Program guide > Access data with client applications > Cache objects and their relationships (EntityManager API)
Interacting with EntityManager
Applications typically first obtain an ObjectGrid reference, and then a Session from that reference for each thread. Sessions cannot be shared between threads. An extra method on Session, the getEntityManager method, is available. This method returns a reference to an entity manager to use for this thread. The EntityManager interface can replace the Session and ObjectMap interfaces for all applications. You can use these EntityManager APIs if the client has access to the defined entity classes.
Obtaining an EntityManager instance from a session
The getEntityManager method is available on a Session object. The following code example illustrates how to create a local ObjectGrid instance and access the EntityManager. See the EntityManager interface in the API documentation for details about all the supported methods.
ObjectGrid og = ObjectGridManagerFactory.getObjectGridManager().createObjectGrid("intro-grid"); Session s = og.getSession(); EntityManager em = s.getEntityManager();
A one-to-one relationship exists between the Session object and EntityManager object. Use the EntityManager object more than once.
Persist an entity
Persist an entity means saving the state of a new entity in an ObjectGrid cache. After the persist method is called, the entity is in the managed state. Persist is a transactional operation, and the new entity is stored in the ObjectGrid cache after the transaction commits.
Every entity has a corresponding BackingMap in which the tuples are stored. The BackingMap has the same name as the entity, and is created when the class is registered. The following code example demonstrates how to create an Order object by using the persist operation.
Order order = new Order(123); em.persist(order); order.setX(); ...
The Order object is created with the key 123, and the object is passed to the persist method. You can continue to modify the state of the object before you commit the transaction.
The preceding example does not include required transactional boundaries, such as begin and commit. See the Entity manager tutorial for more information.
Find an entity
You can locate the entity in the ObjectGrid cache with the find method by providing a key after the entity is stored in the cache. This method does not require any transactional boundary, which is useful for read-only semantics. The following example illustrates that only one line of code is needed to locate the entity.
Order foundOrder = (Order)em.find(Order.class, new Integer(123));
Remove an entity
The remove method, like the persist method, is a transactional operation. The following example shows the transactional boundary by calling the begin and commit methods.
em.getTransaction().begin(); Order foundOrder = (Order)em.find(Order.class, new Integer(123)); em.remove(foundOrder ); em.getTransaction().commit();
The entity must first be managed before it can be removed, which you can accomplish by calling the find method within the transactional boundary. Then call the remove method on the EntityManager interface.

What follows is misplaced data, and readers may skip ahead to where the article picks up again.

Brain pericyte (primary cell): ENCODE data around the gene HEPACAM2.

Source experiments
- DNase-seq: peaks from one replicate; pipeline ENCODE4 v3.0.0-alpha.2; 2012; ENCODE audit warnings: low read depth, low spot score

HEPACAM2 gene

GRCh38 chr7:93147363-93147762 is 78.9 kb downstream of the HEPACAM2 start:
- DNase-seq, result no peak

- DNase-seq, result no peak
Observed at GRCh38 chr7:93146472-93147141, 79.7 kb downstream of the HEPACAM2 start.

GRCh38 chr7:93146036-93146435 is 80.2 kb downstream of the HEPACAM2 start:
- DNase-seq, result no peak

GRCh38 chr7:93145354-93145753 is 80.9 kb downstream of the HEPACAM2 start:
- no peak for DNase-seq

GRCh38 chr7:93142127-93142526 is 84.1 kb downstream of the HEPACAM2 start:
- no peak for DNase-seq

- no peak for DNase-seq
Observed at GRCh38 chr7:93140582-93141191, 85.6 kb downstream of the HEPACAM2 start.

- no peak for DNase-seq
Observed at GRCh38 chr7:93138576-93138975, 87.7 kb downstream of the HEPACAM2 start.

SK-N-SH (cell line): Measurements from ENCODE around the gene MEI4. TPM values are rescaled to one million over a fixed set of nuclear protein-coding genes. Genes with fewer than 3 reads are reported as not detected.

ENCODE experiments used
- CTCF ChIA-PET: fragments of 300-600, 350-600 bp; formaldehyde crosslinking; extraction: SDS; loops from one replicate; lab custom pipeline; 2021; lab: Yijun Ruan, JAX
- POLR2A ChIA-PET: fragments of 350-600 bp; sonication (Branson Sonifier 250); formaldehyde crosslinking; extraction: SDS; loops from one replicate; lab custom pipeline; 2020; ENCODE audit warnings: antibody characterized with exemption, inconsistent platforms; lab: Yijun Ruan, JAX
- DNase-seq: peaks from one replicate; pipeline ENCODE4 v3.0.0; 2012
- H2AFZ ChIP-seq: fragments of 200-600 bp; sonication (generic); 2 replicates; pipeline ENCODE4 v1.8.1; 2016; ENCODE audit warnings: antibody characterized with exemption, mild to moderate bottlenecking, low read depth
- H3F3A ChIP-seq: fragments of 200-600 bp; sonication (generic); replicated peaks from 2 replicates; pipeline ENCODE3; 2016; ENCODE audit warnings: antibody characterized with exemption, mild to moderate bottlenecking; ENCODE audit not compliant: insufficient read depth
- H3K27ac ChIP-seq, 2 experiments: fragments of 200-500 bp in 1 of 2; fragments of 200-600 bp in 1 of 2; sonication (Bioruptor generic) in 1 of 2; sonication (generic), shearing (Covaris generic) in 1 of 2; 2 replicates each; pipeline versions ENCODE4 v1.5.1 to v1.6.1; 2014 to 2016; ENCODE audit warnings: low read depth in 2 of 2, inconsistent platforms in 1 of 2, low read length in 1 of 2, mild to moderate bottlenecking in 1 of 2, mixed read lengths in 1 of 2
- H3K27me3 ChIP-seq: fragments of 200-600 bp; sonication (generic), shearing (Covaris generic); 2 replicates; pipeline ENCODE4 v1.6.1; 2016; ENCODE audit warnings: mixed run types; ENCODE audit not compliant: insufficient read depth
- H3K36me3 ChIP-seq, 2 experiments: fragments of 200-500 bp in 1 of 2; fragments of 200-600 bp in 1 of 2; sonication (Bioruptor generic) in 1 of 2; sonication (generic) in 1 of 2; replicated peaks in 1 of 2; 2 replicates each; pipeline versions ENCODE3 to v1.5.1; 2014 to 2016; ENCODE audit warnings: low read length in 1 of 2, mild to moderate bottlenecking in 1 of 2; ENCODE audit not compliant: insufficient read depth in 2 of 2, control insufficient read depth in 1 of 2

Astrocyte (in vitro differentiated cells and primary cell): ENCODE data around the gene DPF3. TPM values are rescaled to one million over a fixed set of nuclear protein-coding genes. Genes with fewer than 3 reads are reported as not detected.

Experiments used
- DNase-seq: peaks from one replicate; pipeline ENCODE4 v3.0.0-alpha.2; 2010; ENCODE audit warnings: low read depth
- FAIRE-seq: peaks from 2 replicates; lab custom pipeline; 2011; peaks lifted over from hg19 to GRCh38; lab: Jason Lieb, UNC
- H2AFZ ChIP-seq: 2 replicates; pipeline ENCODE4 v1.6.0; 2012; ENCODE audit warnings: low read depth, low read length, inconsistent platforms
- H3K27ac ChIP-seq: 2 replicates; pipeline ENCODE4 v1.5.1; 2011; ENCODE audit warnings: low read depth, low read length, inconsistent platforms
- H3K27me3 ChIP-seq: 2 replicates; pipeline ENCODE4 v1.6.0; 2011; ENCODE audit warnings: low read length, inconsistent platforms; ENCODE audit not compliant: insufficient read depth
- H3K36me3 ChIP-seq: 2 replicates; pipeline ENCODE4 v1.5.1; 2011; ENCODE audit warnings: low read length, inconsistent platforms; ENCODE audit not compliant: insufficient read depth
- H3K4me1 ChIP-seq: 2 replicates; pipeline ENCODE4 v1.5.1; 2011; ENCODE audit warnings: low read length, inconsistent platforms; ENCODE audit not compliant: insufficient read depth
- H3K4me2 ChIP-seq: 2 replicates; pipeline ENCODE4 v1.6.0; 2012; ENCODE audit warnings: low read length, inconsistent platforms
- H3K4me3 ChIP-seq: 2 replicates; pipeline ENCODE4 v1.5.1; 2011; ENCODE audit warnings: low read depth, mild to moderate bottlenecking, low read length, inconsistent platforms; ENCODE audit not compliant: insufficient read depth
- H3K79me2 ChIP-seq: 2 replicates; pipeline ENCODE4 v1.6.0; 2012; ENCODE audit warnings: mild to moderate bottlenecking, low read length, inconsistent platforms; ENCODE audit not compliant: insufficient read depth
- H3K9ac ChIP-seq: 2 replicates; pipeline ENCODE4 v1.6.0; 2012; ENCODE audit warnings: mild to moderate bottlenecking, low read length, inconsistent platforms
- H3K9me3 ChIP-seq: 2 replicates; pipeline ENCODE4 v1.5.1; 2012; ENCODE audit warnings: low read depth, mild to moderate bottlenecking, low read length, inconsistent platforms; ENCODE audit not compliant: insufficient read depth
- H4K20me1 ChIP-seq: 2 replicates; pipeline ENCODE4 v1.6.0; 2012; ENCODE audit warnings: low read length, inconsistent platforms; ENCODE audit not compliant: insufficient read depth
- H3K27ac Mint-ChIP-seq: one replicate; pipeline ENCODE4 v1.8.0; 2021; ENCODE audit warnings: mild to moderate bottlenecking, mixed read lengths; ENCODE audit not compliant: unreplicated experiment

Invalidate an entity
The invalidate method behaves much like the remove method, but does not invoke any Loader plug-ins. Use this method to remove entities from the ObjectGrid, but to preserve them in the backend data store.
em.getTransaction().begin(); Order foundOrder = (Order)em.find(Order.class, new Integer(123)); em.invalidate(foundOrder ); em.getTransaction().commit();
The entity must first be managed before it can be invalidated, which you can accomplish by calling the find method within the transactional boundary. After you call the find method, you can call the invalidate method on the EntityManager interface.
Update an entity
The update method is also a transactional operation. The entity must be managed before any updates can be applied.
em.getTransaction().begin(); Order foundOrder = (Order)em.find(Order.class, new Integer(123)); foundOrder.date = new Date(); // update the date of the order em.getTransaction().commit();
In the preceding example, the persist method is not called after the entity is updated. The entity is updated in the ObjectGrid cache when the transaction is committed.
Queries and query queues
With the flexible query engine, you can retrieve entities by using EntityManager API. Create SELECT type queries over an entity or Object-based schema by using the ObjectGrid query language. Query interface explains in detail how you can run the queries by using the EntityManager API. See the Query API for more information about using queries.
An entity QueryQueue is a queue-like data structure associated with an entity query. It selects all the entities that match the WHERE condition on the query filter and puts the result entities in a queue. Clients can then iteratively retrieve entities from this queue. See Entity query queues for more information.
- Entity listeners and callback methods
Applications can be notified when the state of an entity transitions from state to state. Two callback mechanisms exist for state change events: life cycle callback methods that are defined on an entity class and are invoked whenever the entity state changes, and entity listeners, which are more general because the entity listener can be registered on several entities.
- Entity listener examples
You can write EntityListeners based on your requirements. Several example scripts follow.
Parent topic:Cache objects and their relationships (EntityManager API)
EntityManager in a distributed environment
EntityManager fetch plan support
EntityManager interface performance impact
Entity query queues
Entity manager tutorial: Overview
Define an entity schema